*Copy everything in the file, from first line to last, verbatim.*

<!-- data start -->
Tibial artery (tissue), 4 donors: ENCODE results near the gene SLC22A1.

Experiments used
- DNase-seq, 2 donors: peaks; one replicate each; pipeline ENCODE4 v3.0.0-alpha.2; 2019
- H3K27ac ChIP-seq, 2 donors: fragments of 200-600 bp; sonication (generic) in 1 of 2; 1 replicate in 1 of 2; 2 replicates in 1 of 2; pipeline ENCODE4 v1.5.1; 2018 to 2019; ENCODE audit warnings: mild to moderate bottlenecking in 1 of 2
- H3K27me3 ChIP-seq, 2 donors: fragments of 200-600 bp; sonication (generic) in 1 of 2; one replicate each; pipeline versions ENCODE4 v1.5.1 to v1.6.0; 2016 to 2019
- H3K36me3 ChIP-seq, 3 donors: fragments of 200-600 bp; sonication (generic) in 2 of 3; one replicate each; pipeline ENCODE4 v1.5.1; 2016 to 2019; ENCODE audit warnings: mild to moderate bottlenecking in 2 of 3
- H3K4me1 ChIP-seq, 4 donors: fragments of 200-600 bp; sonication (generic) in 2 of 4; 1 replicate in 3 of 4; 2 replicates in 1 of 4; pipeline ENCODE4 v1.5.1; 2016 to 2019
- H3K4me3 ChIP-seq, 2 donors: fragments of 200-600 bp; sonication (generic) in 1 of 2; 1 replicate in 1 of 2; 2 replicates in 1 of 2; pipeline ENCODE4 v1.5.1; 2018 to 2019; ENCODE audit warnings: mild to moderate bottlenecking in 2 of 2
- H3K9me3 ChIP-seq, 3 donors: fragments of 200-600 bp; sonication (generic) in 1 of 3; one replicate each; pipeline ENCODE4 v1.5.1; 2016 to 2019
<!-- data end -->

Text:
Tibial artery (tissue), 4 donors: ENCODE results near the gene SLC22A1.

Experiments used
- DNase-seq, 2 donors: peaks; one replicate each; pipeline ENCODE4 v3.0.0-alpha.2; 2019
- H3K27ac ChIP-seq, 2 donors: fragments of 200-600 bp; sonication (generic) in 1 of 2; 1 replicate in 1 of 2; 2 replicates in 1 of 2; pipeline ENCODE4 v1.5.1; 2018 to 2019; ENCODE audit warnings: mild to moderate bottlenecking in 1 of 2
- H3K27me3 ChIP-seq, 2 donors: fragments of 200-600 bp; sonication (generic) in 1 of 2; one replicate each; pipeline versions ENCODE4 v1.5.1 to v1.6.0; 2016 to 2019
- H3K36me3 ChIP-seq, 3 donors: fragments of 200-600 bp; sonication (generic) in 2 of 3; one replicate each; pipeline ENCODE4 v1.5.1; 2016 to 2019; ENCODE audit warnings: mild to moderate bottlenecking in 2 of 3
- H3K4me1 ChIP-seq, 4 donors: fragments of 200-600 bp; sonication (generic) in 2 of 4; 1 replicate in 3 of 4; 2 replicates in 1 of 4; pipeline ENCODE4 v1.5.1; 2016 to 2019
- H3K4me3 ChIP-seq, 2 donors: fragments of 200-600 bp; sonication (generic) in 1 of 2; 1 replicate in 1 of 2; 2 replicates in 1 of 2; pipeline ENCODE4 v1.5.1; 2018 to 2019; ENCODE audit warnings: mild to moderate bottlenecking in 2 of 2
- H3K9me3 ChIP-seq, 3 donors: fragments of 200-600 bp; sonication (generic) in 1 of 3; one replicate each; pipeline ENCODE4 v1.5.1; 2016 to 2019